I've considered that Doc, but it doesn't seem to be an adequate explanation. The outboard manufacturers are also transnational corporations that engage in mass production and sell into an international market. I think it has to do with the nature of the consumers buying marine products. They are buying what for most is a luxury item. In his book about GM, John Delorean said that it cost GM only about $300 more to build a Cadillac than to build a Chevy. Obviously, three hundred dollars represented a far larger percentage of a car's cost then than it does today but it does suggest that it wasn't manufacturing cost that was the basis for the premium GM and other car makers were able to get in the luxury car market. I think we are seeing something similar in the outboard motor market.
I do not think there is a big manufacturer remaining that is not run by the bean counters except maybe the ones run by Elon Musk, and even he is gradually losing control.
If there was high profits in Evinrude outboards I do think they would still be in production unless there is something huge waiting to be revealed.
At $18,000 the 189 HP Mazda cost $95.23 per HP. I never said it made sense just that it's been the running average.
It has always been my understanding the EPA helped kill the original OMC due to 100 years of polluting casting operations but that didn't follow Evinrude to BRP so none of it seems to make sense to me.
I paid 18k for my Mazda 6 with a 189hp. It weighs about 3,300 lb. and has something like 30000 parts. An outboard with the same horsepower costs about the same and weighs at least 2,800lb less. It is hard for me to make a case for the motor and car costing the same. The material, labor and transportation costs all figure to be far higher for the car. I suspected that the outboard motor manufacturers were enjoying high profit margins. That is what lead me to look at Yahmaha's earnings. The fact that the marine division generated only a quarter of the revenues but fifty percent of the profits seemed to confirm that the margins are high on the outboards. That is why I was surprised Evinrude was in trouble.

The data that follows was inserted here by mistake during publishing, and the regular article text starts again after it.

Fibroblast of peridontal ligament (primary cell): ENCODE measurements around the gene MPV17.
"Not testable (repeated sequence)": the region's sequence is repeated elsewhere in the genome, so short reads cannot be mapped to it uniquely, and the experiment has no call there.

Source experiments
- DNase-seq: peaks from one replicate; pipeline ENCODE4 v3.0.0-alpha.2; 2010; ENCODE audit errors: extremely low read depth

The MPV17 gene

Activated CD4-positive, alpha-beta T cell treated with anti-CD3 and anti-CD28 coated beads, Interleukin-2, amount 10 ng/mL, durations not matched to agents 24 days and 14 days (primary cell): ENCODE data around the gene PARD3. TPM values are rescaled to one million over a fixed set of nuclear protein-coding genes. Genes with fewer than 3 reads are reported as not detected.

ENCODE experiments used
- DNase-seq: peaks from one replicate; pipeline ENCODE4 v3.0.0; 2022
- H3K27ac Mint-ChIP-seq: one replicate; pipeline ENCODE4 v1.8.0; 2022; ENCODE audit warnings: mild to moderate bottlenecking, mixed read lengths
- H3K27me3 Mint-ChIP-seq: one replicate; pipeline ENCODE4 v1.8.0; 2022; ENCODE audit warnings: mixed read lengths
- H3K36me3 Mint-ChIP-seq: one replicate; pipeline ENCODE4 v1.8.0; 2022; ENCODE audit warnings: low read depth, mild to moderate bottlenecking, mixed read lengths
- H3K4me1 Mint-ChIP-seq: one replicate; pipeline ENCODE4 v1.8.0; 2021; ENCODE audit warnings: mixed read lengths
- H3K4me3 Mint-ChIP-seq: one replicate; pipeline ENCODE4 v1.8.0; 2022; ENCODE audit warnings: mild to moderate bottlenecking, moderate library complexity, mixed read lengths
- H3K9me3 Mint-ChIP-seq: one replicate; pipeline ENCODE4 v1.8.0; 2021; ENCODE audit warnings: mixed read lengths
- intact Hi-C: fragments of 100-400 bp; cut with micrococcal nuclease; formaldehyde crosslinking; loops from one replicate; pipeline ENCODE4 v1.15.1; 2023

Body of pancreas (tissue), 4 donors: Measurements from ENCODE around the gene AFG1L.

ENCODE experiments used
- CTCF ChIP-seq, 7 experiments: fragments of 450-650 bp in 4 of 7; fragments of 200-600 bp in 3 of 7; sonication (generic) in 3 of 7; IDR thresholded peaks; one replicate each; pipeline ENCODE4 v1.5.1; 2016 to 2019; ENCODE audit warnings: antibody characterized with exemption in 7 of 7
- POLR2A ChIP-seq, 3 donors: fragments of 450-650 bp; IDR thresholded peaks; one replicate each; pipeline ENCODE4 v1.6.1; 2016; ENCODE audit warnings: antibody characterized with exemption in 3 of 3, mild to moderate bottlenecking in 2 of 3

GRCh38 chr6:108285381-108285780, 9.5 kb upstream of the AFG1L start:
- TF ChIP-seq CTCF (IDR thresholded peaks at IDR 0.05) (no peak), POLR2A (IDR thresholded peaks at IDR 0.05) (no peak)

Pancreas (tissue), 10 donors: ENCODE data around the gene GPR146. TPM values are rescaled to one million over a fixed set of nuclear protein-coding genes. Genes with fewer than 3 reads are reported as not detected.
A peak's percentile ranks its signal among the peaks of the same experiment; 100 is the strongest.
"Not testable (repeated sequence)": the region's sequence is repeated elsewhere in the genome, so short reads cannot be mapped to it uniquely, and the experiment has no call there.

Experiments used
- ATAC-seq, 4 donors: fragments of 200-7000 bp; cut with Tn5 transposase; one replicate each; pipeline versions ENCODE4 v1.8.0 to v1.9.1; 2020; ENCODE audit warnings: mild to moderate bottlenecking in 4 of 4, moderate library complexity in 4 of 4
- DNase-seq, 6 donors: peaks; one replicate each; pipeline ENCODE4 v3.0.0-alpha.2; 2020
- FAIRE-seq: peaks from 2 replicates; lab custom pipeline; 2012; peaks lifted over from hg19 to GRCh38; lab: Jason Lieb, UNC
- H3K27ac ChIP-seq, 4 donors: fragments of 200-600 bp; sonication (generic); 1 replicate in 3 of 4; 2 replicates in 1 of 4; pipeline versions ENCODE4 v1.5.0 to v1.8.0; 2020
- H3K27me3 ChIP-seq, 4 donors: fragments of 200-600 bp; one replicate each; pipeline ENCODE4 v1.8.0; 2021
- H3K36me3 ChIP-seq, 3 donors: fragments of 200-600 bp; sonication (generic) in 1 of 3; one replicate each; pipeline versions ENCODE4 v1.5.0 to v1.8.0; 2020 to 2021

For many years the general rule of thumb for outboards and performance cars was $100.00 per HP. They have both gained on that number somewhat but not separated statistically by very much. HP in performance cars has gotten easier to make and cheaper but four stroke outboards are a good bit more involved to produce and more expensive.
I would bet the death of the two stroke outboard is going to send prices for four strokes up fast once the cheaper to build two strokes are gone.
I bought a new 50 HP Johnson in 1998, it was $4800 or $96 per HP, I bought a new Mustang Cobra in 2004, it was a bargain at $36,000, with 390 HP that comes to $92.30 per HP.